Miss de Hyde has arrived at Lingham Peveril in search of rustic folk songs.
The next morning, I made my way up to Turmut-top Farm, where I hoped to meet some of the rustics who worked there. From these, I hoped, if not to obtain some songs directly, then at least to gain introduction to such of their fellows who might be able to furnish me with the objects of my quest. I was greeted at the entrance to the farm by a ruddy-faced man in a leather jerkin, who hailed me thus: “What the fizzing blue blazes dost thee want here, then?”. Squire Charlesworth, the owner of the farm, for it was he, on my introducing myself and my purpose, became almost conciliatory, exhorting me to roam his property at my will, only to avoid disturbing his hands at their work, for there was much to be done at this time of year in the fields and barns. Apparently, they were likely to be unoccupied with their labours in the of necessity brief luncheon period, and, though it was obvious the Squire regretted it, during the hours of darkness also. During this discourse, the Squire’s large retriever had taken to nuzzling me quite enthusiastically, and I was glad that I had decided to wear my strongest britches under my petticoats.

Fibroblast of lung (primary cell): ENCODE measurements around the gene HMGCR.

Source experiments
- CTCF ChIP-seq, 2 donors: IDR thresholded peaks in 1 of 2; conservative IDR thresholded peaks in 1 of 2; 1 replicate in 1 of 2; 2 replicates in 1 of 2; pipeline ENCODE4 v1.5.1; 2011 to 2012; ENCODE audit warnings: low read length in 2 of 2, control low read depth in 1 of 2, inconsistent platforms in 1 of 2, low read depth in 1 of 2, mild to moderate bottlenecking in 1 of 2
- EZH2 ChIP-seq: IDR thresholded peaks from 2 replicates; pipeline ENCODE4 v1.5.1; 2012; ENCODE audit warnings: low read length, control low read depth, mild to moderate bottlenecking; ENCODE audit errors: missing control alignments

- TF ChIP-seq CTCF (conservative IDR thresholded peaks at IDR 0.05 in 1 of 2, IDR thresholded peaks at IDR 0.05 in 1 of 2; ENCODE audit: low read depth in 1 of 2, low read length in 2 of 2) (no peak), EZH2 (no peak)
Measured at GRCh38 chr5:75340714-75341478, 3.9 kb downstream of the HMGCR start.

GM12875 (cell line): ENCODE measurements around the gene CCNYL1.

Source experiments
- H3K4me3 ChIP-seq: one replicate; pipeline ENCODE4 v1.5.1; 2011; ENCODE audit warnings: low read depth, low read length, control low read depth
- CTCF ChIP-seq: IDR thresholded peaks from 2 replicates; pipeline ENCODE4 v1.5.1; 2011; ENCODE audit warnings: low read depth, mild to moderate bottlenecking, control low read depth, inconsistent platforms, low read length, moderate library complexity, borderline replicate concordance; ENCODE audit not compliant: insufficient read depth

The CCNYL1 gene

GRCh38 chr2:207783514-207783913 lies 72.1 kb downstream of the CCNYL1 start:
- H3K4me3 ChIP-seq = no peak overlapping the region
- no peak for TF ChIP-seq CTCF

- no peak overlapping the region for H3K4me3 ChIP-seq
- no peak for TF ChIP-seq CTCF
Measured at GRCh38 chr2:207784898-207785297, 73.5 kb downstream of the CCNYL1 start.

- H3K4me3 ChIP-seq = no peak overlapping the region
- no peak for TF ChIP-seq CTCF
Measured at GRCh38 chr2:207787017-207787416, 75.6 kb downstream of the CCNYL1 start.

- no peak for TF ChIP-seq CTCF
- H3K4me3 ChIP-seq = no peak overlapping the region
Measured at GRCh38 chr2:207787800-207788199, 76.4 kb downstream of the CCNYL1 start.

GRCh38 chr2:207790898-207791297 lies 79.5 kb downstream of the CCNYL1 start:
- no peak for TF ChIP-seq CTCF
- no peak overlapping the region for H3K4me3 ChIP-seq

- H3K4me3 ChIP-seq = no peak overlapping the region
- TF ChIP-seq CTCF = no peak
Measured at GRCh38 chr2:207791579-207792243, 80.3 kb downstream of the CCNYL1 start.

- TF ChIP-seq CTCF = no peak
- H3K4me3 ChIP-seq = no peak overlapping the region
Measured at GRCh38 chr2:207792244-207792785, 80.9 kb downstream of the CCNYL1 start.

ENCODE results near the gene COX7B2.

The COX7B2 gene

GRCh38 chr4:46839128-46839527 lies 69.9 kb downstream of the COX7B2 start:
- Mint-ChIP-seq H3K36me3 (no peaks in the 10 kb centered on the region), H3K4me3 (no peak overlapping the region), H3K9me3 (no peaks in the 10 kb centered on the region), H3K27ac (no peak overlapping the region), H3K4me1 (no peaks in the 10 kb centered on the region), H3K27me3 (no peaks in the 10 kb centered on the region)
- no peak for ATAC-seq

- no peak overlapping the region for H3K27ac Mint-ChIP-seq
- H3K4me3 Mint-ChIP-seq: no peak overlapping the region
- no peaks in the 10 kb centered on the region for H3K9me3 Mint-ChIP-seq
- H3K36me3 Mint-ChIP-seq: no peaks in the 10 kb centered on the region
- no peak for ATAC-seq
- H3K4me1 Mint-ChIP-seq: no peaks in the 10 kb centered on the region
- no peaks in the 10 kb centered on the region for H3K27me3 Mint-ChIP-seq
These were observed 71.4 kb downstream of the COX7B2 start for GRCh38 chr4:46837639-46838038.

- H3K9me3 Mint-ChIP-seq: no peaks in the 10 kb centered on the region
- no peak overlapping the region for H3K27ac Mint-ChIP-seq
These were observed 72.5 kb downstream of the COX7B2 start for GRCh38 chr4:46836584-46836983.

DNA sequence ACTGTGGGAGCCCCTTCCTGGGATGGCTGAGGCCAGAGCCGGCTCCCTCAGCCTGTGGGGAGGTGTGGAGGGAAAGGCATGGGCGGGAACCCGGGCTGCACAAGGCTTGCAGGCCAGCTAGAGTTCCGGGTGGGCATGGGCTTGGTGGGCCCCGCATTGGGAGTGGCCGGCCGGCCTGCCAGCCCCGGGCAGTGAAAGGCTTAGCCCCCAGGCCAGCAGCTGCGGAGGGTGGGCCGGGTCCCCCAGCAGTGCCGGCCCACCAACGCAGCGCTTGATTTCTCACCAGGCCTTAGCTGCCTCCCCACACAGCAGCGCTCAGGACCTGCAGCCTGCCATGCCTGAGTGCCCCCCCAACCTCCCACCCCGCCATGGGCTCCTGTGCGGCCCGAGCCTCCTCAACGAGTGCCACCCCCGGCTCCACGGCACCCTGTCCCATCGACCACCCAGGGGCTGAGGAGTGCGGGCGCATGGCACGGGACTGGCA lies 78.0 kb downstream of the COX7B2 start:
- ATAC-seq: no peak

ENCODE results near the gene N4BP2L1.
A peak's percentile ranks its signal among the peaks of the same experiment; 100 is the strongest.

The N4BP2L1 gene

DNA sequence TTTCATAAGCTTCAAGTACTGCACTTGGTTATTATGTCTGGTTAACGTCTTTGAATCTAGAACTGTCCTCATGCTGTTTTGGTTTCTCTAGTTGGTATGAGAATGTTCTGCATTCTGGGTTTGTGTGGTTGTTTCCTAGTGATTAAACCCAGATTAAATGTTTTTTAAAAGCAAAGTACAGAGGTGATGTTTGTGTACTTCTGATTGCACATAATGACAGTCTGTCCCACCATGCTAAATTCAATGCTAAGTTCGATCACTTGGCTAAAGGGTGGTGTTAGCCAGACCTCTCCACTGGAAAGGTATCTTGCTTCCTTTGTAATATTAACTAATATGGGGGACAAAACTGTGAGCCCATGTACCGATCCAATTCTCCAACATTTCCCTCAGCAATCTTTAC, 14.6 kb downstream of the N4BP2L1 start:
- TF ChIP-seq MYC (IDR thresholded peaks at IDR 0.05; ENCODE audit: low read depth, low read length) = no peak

(to be continued)